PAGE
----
Understanding the Mozambique Lighting Market

In Mozambique, CLASP conducted a comprehensive lighting market assessment to help the country transition to more energy-efficient options.

Hannah Blair, Angellah Wekongo

Supporting a transition to cleaner, more energy-efficient lighting 

CLASP is working to ensure consumers worldwide have access to high-quality lighting options. Our new market study in Mozambique seeks to better understand the types and quantities of lighting products, efficiency levels, and the economic and environmental benefits of more stringent lighting policies.

“Through the study, we identified interventions that could be adopted in Mozambique to aid the transition to more energy-efficient lighting technologies,” explained Angellah Wekongo of CLASP East Africa. “While all lighting technologies are available in Mozambique, compact fluorescent lamps (CFLs) are popular in the residential sector because of recent government efforts to promote fluorescents as the most energy-efficient option on the market.”

Mercury-containing bulbs dominate Mozambique 

In April, CLASP met with stakeholders and collected data on lamps in formal and informal markets in the city of Maputo as well as in the Tete, Zambezia, Manica, and Sofala provinces. We found that electric utility companies are promoting mercury-containing CFLs as energy-efficient alternatives to incandescent lamps. These efforts have driven CFL uptake across the country, but there are concerns about the quality and safety of these lamps.

CFLs in Mozambique are an expensive option—in some instances, CFLS are more costly than energy-efficient LED alternatives—and contain mercury, a harmful neurotoxin that is released into communities when the bulbs break or are improperly disposed of.

“In all stakeholder interviews, we found that consumers opt for CFLs given their widespread support. Packaging will indicate 8,000 hours of lighting, but once at home, the CFL dies after 4 days,” said Ms. Wekongo. “In other instances, people purchase unbranded CFL lamps, and if they complain about CFL quality to the government, it is difficult to trace the lamp origins.”

Incandescent lamps are also widely available due to their low upfront cost despite higher long-term running costs and short lifespan. CLASP’s project partners at EDM estimated that incandescent lamps contribute to almost 40% of lighting in the country.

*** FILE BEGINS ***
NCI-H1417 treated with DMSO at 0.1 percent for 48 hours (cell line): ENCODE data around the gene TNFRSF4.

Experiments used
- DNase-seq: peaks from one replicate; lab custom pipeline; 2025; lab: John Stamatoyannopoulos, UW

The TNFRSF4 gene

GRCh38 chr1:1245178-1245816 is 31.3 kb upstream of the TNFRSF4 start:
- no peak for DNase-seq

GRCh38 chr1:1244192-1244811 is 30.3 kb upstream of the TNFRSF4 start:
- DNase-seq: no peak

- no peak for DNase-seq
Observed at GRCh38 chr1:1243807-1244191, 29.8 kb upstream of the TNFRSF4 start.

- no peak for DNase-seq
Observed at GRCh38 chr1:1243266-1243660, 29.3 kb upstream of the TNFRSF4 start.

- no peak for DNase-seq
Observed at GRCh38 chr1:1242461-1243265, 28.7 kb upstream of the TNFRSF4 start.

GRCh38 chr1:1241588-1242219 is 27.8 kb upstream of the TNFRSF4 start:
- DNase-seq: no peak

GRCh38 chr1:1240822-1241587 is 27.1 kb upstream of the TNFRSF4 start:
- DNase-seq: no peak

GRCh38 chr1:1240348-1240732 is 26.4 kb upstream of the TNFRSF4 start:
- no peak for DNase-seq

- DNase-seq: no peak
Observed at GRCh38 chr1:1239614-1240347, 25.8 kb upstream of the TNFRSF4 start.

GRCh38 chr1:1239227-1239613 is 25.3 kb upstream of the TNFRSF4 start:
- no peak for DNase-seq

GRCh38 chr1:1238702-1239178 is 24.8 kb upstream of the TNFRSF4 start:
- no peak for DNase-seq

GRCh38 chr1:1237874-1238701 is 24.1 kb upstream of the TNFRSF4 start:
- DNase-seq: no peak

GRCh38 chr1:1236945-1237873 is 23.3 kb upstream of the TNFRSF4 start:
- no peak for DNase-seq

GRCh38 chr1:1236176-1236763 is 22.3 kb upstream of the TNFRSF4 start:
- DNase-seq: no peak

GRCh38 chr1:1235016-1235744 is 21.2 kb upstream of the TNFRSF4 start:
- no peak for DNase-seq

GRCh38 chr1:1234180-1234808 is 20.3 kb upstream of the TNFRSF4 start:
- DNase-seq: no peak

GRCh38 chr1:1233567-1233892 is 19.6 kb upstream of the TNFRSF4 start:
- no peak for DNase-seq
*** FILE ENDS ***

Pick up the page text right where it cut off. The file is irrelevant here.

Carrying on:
The challenges of shifting to safe, efficient lighting

Consumer interest is growing in more energy-efficient and mercury-free light-emitting diode bulbs (LEDs). Mozambique has not yet domesticated the regional quality and performance standard that CLASP helped develop through the UNIDO Energy Efficient Lighting and Appliances (EELA) project. The EELA standard bans the sale of CFL and low-efficiency LEDs, shifting markets to 100% high-efficiency LED options.

Stock Proportion of different lighting technologies by sector in Mozambique

Stakeholder interviews identified the following market barriers that delay or prevent the uptake of more energy-efficient lighting:

  • Lighting affordability is a significant factor for low-income households; LED lamps have a higher initial cost than incandescent lamps.
  • Market spoilage and circulation of low-quality LED and CFL luminaires and lamps that do not perform as expected and are not durable.
  • Absence of a quality and performance regulation and energy label; there is no regulation to prevent the distribution of poor-quality lighting.
  • Lack of consumer awareness of the economic and environmental benefits of LEDs.
  • No/Minimal customs regulation/inspection of imports into the country contributes to the entry of products of varying quality.

Harmonized efficiency policies benefit suppliers and consumers alike

CLASP strongly recommends that Mozambique adopt EELA’s SADC energy efficiency standards (SADCSTAN HT109:2021), the regionally harmonized lighting minimum energy performance standard.1  If adopted, the policy will lead to cumulative savings of 6,811 GWh/yr between 2023-2050. Additionally, the country will avoid 241,000 Mt of CO2 emissions through 2030 and 970,000 Mt through 2050. 

Harmonized policies reduce trade barriers for suppliers and lower costs for testing and compliance certification reporting. In turn, consumers pay lower prices and have a higher quality set of product choices.

Stay tuned for the upcoming report.


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